My unconscious mind decided that I needed a "pandemi-ccupation" dream. Two sieges converged on a neutral setting: Cass County Michigan. Dreams happen in present-tense:
My room at the Canary Hotel in Amman had two beds: one to be sick in, another from which to start this blog. Now, I fight another unidentified foe in my own, solitary bed but I'm lacking the red-hot hubris I used to beat a tropical disease.
Continuing my reflections on Zenkai, I remember the Arabic word "Sumud" and the prickly-pear cactus (whose Arabic name is also a word for patience). As I write, I return to the blog's beginning and title, "Reverse Exiled", to reflect on the long road which ultimately led to the strength and peace needed to move forward. In between, a brief and precious "apricot season" came into my life and was lost.
I found apropos [meanings] like "full recovery of health" and "full throttle". I will not pretend to speak Japanese. Really, I absorbed Zenkai's essentials from "Dragonball Z" dubs [as a teenager; silly, right?]. Zenkai is among the themes that continue to make the Dragon Ball franchise appealing and its imagery saturates how the word is understood. [I focus on the idea of recovery transforming into empowerment].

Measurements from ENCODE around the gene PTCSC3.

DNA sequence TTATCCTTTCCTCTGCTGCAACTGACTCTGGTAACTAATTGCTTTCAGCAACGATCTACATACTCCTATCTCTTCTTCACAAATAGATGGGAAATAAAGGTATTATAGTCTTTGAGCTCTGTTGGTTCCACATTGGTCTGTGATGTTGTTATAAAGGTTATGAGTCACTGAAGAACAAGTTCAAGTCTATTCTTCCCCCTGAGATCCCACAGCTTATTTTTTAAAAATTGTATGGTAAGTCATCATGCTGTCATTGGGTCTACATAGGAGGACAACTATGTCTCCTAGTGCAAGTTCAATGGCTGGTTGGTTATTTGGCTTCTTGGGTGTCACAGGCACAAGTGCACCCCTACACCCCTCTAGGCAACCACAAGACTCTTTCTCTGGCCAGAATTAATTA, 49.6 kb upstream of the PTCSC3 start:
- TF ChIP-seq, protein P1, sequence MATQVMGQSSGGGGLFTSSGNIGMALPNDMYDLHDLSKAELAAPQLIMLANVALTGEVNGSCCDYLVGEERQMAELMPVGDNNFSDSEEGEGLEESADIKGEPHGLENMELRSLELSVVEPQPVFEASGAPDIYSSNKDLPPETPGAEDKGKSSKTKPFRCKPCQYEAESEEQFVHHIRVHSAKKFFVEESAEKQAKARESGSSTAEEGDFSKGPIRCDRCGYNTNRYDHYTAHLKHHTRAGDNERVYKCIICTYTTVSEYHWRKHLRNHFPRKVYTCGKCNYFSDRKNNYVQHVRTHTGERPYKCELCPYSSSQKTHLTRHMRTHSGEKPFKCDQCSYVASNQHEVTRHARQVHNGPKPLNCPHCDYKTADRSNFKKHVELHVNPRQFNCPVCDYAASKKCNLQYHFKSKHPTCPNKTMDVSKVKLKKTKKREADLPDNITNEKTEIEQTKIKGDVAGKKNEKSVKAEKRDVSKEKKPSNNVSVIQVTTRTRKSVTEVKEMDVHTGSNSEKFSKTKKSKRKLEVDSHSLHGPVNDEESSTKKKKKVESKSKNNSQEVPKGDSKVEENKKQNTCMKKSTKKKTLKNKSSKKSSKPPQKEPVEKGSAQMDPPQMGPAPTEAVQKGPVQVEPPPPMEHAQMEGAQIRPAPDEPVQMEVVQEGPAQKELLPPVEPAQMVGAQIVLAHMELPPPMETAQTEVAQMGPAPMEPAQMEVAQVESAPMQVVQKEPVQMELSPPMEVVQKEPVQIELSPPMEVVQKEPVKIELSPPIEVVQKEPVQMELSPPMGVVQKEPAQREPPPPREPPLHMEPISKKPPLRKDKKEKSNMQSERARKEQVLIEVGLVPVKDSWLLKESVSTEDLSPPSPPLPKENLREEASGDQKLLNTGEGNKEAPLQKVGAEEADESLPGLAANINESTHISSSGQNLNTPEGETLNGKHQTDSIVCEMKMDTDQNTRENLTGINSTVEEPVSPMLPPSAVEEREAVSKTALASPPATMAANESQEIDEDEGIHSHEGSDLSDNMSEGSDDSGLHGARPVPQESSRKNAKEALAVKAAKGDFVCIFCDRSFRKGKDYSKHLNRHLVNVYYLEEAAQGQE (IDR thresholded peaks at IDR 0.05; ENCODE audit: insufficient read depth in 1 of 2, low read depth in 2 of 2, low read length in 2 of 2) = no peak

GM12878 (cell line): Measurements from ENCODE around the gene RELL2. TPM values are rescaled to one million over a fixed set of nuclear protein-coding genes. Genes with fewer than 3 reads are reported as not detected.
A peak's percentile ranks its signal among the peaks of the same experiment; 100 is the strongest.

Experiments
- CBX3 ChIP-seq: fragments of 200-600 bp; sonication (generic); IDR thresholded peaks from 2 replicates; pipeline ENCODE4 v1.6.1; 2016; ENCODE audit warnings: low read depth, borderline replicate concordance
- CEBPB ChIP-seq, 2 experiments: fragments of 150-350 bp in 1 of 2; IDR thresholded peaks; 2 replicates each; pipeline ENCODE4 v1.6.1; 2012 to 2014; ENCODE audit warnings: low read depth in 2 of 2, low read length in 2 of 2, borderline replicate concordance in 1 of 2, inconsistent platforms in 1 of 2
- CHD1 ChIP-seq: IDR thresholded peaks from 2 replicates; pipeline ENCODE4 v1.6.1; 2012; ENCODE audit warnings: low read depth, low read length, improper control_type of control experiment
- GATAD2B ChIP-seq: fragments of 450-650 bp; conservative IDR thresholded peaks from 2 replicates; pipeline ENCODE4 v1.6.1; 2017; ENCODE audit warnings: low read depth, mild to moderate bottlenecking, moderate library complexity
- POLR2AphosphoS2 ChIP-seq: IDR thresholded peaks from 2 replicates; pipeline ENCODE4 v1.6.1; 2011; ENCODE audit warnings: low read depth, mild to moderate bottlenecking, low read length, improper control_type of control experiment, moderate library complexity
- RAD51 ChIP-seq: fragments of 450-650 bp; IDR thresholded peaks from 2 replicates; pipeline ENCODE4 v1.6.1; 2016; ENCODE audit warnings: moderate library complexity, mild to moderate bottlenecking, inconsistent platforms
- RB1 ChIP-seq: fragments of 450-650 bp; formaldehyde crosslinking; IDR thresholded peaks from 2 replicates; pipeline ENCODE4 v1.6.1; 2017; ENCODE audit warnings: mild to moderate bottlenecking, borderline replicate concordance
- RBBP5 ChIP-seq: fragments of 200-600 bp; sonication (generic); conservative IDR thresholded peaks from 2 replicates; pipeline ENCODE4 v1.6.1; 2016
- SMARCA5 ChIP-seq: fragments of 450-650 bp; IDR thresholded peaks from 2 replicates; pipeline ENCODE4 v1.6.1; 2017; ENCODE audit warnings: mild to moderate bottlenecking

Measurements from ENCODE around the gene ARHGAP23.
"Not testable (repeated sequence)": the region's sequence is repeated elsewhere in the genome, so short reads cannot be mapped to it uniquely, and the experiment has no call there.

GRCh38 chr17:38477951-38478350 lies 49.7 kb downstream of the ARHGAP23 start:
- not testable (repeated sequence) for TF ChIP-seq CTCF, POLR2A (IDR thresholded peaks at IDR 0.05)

An octopus's spatial reasoning abilities are believed to be spread throughout their arms, so that each arm is contributing to its understanding of the environment. 'Mind' is never only in the head, for anyone, but when an octopus uses its tentacles to sense, manipulate, and solve problems it makes embodied cognition exquisitely visible! The octopus helped me realize that separate parts can coexist if they are integrated. I imagine that some people are more like sea-snakes: singular, teeth-forward and fluke behind. I am not so streamlined but my self is still unified without being as unitary. All of the many "voices" are the arms I use to orient in life, yet I am not eight+ different things... I am one with many branches. As Whitman wrote, "I contain multitudes".
...in the second part of my dream, I am working as a lawn-technician. It's already Autumn in Michigan (not Maryland) when I arrive to do a work-order on a property near a state park. The forest is dominated by deep greens but rogue tree-limbs have changed colors. I sense a lake beyond the woodlands abutting the property. A well-worn trail is visible, dammed by fallen-branches full of brick-red leaves. I want to clear the dead-fall along the trail and follow it to the shore...
I started writing yet another reflective essay about how I'm not writing the way I wish I were writing. I decided a free verse poem would be more compact -- thus, this column of thought.